Thursday, July 4, 2013

Atlanta Aquarium - Lets You Swim With Whale Sharks

A shark with 15 meters length, and weighs about 12 tons and is swimming directly behind you. Stay calm and try not to look or smell like phytoplankton. These sharks don’t like meat – at least that’s what the guides told you after you paid $225 for 30 minutes of swimming with these giant whale sharks in the Georgia Aquarium in downtown Atlanta.

Their mouths – wide enough to swallow a Volkswagen - are lined with 350 teeth, but they’re for sifting rather than chomping. When the shark expels a mouthful of water through its gills, those teeth hold back all the tasty stuff to be swallowed. They are the largest fish in the sea, but they eat only krill, macro-algae, plankton and small squid or vertebrates that get sucked in to their huge mouths while they filter feed.
You’ll learn all this during 90 minutes of preliminary instructions and education before plunging into the 10-metre-deep pool containing 6.3 million gallons of sea water. It’s the only place in the world where you can snorkel or scuba dive with whale sharks, unless you fall overboard far from shore in some tropical sea.

Don’t touch. That’s the first rule when swimming with these gentle giants. Three guides accompany six guest swimmers at a time in the tank and one of the guides is vide taping your experience so you can buy the DVD when you’re back on terra firma.

You’ll also be accompanied by thousands of other exotic sea creatures, such as hammerhead sharks, sting rays, giant groupers, plus brightly-coloured darting fish. And your friends and family can watch you swim with the sharks. Huge viewing windows look into the tank, plus a Plexiglas tube lets pedestrians stroll across the bottom of the tank, surrounded by fish.
More than 100,000 fresh and salt water fish live in the world’s largest aquarium, which opened four years ago in the heart of Atlanta. It was a $290 million gift from Bernard Marcus, co- founder and principal shareholder of Home Depot, the world's largest home improvement retailer. Marcus's original store sits a couple miles from the aquarium. His chain now has 2,200 stores.
"I wanted to do something that had a major impact on downtown. Something that would draw people to the area, not only folks from out o f town, but those living in communities around Atlanta, people who may have never been to downtown or only to a football or basketball game," said Marcus at the opening of his civic gift.
"When you bring people in, they're going to spend money, and spending money is going to create jobs in this state and create an environment where this state can prosper better than it ever did before."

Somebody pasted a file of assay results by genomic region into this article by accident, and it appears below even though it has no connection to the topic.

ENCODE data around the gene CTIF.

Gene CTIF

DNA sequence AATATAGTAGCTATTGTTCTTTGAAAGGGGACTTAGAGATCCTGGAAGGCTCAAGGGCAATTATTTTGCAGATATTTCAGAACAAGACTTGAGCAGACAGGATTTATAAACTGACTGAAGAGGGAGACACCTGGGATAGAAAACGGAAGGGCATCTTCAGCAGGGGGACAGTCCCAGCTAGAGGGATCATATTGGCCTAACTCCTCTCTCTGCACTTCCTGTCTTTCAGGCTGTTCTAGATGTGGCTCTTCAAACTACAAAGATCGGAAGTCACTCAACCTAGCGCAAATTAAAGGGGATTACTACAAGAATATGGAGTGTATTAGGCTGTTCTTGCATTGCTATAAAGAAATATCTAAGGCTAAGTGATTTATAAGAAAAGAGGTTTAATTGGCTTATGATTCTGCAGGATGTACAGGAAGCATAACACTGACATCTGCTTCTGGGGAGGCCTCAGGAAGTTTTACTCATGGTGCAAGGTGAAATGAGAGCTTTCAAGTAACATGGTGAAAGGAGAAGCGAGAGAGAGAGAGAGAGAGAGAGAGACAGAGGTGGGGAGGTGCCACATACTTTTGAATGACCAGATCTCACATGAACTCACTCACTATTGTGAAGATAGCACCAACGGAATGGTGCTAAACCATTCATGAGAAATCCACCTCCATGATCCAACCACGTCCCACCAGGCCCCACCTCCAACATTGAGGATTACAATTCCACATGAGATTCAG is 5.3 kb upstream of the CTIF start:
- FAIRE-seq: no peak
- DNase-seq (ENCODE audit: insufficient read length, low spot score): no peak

A 16,400-square-foot ballroom in the aquarium has a large picture window looking into a special zone for beluga whales. Another zone for penguins has a glass dome, like a moon roof, where visitors can crawl through a tunnel and pop up amidst the penguins. 
The aquarium depicts five environmental zones on earth, from the Arctic to tropical seas to fresh water mountain streams and each gallery houses indigenous fish life. Belugas don't swim in the same waters as the Napoleon wrasse, also known as the Maori wrasse, a grouper from Australia's Great Barrier Reef. Those fish are 2.13 metres long and weigh 400 pounds. Adults pay $24 for admission, seniors $20 and $18 for children 3-to-12. The $225 fee to snorkel with the gentle giants includes admission and all equipment. Scuba divers pay $325.
Coca-Cola Ltd., headquartered in Atlanta, donated the nine acres for the aquarium and two years ago opened the New World of Coca-Cola right next door. The 62,000-square-foot entertainment centre includes a full-scale bottling plant, 1,500 Coca-Cola artifacts never seen by the public before, a taste-testing kiosk, a theatre showing the 120-year history of Coke in Atlanta, its familiar advertising presentations over the years and the company's projected future. Adult admission is $14, seniors $12, kids are $8 and children under four are free with an adult.
Across Centennial Olympic Park, a green oasis in the heart of downtown Atlanta, from the Georgia Aquarium and Coca-Cola's new splash you can watch the world unfold by touring  CNN’s World Headquarters. That also costs $8 and you may even get Wolf Blitzer's autograph.
These three attractions are located about three blocks off Interstate 75 where it cuts through downtown Atlanta. Many thousands of Canadians drive that highway going to and fro Florida’s beaches further south.

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